All our CBD products - including CBD oils - are also registered as cosmetics in The European Union in the Cosmetic Products Notification Portal (CPNP). Consequently, we are one of the very few European cannabis companies that are not selling our CBD oils as food but as cosmetics, thus not violating The EU Novel Food Catalogue.
All EU Member States have direct access to the confidential information we have submitted into CPNP.
For each of our cosmetics products, we have a very detailed Product Information File (PIF), which we are by law not allowed to produce ourselves. It has to be produced by a third-party agency specialising in this area.
As part of the PIF documentation, we have also conducted mandatory skin testing on 50 test persons in independent laboratories in Germany and documented that our products are safe and do not cause any side effects when applied to the skin.
We are not aware of any other cannabis company in Europe that have completed the full registration and provided the extensive documentation incl. skin testing on 50 people per product.
Our EU Responsible Person is Publishing & Management ApS, Raadmandsgade 55, 2200 Copenhagen N in Denmark (company registration number 27290752).
We have established Formula Swiss UK Ltd. as a subsidiary in North Yorkshire and have duly notified the Office for Product Safety and Standards (OPSS) about all our cosmetic CBD products available to Great Britain consumers.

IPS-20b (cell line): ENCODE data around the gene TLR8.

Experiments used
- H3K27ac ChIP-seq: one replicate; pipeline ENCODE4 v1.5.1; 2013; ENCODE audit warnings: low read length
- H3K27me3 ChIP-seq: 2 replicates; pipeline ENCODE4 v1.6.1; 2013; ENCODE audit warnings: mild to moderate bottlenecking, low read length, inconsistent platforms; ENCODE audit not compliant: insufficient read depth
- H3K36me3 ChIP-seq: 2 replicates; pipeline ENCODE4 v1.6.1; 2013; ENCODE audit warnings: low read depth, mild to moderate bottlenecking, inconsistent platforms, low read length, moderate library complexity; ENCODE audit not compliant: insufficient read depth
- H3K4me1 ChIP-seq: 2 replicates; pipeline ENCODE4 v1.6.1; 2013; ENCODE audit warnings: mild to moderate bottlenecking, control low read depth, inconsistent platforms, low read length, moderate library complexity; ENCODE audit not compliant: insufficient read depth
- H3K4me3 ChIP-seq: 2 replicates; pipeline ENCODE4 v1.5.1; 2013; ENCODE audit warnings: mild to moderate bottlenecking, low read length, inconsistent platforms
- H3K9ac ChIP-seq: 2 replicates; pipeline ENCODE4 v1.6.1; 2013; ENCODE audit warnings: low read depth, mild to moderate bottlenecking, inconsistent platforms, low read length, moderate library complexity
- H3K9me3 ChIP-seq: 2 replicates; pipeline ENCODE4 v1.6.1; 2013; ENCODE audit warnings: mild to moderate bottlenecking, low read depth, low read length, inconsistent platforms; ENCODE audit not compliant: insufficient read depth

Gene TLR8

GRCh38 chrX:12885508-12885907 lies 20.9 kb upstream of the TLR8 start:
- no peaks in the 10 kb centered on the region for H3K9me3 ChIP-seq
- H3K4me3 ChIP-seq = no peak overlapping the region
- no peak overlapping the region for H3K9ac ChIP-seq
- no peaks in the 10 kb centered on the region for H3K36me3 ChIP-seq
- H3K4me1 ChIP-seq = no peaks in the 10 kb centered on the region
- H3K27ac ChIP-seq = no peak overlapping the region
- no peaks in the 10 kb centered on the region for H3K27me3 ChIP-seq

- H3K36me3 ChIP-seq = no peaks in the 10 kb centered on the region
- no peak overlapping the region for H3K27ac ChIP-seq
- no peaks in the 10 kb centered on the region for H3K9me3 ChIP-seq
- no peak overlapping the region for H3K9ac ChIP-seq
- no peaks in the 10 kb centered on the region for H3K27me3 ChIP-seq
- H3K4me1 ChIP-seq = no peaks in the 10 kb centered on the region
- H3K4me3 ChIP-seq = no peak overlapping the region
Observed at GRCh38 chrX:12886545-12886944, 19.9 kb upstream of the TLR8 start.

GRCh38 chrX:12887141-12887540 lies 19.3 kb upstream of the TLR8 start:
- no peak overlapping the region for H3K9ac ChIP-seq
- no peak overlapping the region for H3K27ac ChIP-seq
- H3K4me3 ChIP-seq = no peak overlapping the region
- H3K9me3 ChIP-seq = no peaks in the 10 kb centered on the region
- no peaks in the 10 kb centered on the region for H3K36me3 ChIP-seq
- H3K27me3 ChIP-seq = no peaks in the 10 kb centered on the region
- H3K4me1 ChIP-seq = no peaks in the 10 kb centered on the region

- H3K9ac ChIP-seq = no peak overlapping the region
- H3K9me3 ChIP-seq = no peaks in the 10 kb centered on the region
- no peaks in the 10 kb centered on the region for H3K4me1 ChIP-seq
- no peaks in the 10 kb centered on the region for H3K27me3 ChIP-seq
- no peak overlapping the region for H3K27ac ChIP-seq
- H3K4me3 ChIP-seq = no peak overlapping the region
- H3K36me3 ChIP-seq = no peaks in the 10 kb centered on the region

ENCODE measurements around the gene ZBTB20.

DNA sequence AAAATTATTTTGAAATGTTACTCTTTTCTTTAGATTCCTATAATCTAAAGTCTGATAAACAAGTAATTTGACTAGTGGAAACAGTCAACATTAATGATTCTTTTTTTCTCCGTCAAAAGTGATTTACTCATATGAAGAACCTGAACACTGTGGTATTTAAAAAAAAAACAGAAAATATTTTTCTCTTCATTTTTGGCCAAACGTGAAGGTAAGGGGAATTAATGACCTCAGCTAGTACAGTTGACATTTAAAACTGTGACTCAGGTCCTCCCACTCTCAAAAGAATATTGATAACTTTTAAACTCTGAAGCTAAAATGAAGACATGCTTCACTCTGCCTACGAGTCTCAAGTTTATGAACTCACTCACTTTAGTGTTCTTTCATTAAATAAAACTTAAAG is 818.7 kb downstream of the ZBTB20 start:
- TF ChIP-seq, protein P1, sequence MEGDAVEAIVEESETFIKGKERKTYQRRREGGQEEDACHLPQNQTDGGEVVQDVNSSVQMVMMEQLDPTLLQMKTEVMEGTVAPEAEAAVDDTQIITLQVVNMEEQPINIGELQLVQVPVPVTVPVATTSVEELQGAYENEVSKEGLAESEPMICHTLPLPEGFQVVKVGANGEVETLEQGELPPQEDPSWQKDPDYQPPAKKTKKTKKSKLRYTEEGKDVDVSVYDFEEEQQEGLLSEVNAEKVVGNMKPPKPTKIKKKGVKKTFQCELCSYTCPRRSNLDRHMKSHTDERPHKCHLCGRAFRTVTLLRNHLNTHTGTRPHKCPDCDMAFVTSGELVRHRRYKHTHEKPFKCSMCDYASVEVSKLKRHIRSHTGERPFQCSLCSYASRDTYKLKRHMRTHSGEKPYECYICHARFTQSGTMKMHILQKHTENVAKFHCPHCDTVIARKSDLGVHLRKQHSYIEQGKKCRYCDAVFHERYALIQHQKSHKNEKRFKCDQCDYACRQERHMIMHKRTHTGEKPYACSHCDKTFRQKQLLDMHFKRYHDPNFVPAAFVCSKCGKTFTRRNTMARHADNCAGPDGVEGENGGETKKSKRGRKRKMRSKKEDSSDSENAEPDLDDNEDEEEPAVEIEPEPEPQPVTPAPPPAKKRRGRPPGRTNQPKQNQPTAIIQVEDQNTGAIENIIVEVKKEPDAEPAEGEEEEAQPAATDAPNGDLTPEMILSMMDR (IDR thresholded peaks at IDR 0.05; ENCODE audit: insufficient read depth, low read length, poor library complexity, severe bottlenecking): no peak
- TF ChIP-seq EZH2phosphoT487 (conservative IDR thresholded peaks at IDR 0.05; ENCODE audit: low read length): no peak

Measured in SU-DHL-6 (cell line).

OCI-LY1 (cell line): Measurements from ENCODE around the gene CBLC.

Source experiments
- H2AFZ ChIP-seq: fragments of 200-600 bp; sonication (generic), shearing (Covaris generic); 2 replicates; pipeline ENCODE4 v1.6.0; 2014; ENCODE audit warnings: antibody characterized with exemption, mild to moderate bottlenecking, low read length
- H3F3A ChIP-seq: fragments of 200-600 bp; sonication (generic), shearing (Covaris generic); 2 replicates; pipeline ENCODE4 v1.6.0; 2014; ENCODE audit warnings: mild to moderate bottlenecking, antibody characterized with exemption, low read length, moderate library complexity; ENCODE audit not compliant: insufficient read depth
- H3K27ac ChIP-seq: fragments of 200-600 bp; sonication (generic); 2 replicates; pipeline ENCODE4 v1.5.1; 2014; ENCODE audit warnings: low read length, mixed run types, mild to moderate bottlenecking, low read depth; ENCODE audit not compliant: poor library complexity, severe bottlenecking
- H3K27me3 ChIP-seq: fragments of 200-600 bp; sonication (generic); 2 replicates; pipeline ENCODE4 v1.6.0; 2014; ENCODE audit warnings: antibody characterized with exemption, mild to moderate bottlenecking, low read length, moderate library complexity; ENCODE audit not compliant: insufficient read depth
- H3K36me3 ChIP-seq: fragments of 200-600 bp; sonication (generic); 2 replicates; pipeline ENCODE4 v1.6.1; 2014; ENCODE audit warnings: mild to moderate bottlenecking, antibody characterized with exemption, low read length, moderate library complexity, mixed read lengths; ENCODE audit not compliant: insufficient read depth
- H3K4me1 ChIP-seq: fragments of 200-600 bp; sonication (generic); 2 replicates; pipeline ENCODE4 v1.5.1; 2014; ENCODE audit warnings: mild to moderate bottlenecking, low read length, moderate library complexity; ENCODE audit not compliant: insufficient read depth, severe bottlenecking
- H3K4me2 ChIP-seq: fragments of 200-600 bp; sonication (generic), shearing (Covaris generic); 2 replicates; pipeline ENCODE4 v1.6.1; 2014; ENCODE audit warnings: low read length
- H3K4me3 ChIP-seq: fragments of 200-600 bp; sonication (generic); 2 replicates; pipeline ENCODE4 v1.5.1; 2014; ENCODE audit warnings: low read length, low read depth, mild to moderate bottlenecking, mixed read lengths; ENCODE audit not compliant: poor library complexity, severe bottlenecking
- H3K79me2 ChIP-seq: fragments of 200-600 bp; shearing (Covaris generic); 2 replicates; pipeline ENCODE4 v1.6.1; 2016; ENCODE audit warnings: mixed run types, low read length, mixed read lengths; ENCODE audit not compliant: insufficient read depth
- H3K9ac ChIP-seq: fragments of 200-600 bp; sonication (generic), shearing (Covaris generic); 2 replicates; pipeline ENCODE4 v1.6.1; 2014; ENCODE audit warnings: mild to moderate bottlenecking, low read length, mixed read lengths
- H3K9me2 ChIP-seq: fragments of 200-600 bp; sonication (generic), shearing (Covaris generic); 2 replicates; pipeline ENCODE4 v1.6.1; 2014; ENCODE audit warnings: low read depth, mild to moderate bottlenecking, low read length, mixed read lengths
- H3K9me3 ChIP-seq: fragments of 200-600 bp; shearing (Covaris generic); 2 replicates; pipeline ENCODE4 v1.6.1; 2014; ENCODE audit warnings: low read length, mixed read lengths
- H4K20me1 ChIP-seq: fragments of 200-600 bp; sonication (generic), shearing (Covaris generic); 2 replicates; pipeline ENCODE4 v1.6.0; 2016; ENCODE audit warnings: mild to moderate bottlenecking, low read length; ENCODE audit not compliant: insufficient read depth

All our product information is available for the British authorities in the Cosmetic Product Notification Portal or 'SCNP', a similar system as the European Union's CPNP system.
For more information, please do not hesitate to contact us.
The classification of cannabis as a new food or drink to humans since 1997 is wrong. Still, we have to respect the classification until the European cannabis associations change it in the years to come.
The Novel Food catalogue is not a law but a non-binding classification. However, all EU Member States - as well as Norway and Switzerland - treat it as law without implementing local varieties based on the EU catalogue.
The result is that anyone promoting CBD products as food, drinks or oral consumption are breaking the law, according to the local authorities.
Claiming that a CBD product is for cosmetic usage is also not enough. The producer or first importer into the European Union must register the product in the EU database, provide a detailed Product Information File, and conduct mandatory skin testing on people in third-party laboratories. The full registration is a lengthy and costly process, so it is not surprising that very few companies in Europe - Formula Swiss included - has gone through the whole process for all their cosmetic products.
Even if a product is correctly classified as cosmetics in the EU database, the authorities can choose to declassify the product if it is being described or promoted as having any features, advantages or benefits that are not listed in the CosIng database. As such, a CBD oil tincture may not have dosage recommendations, nor may it have any kind of health or medical claims.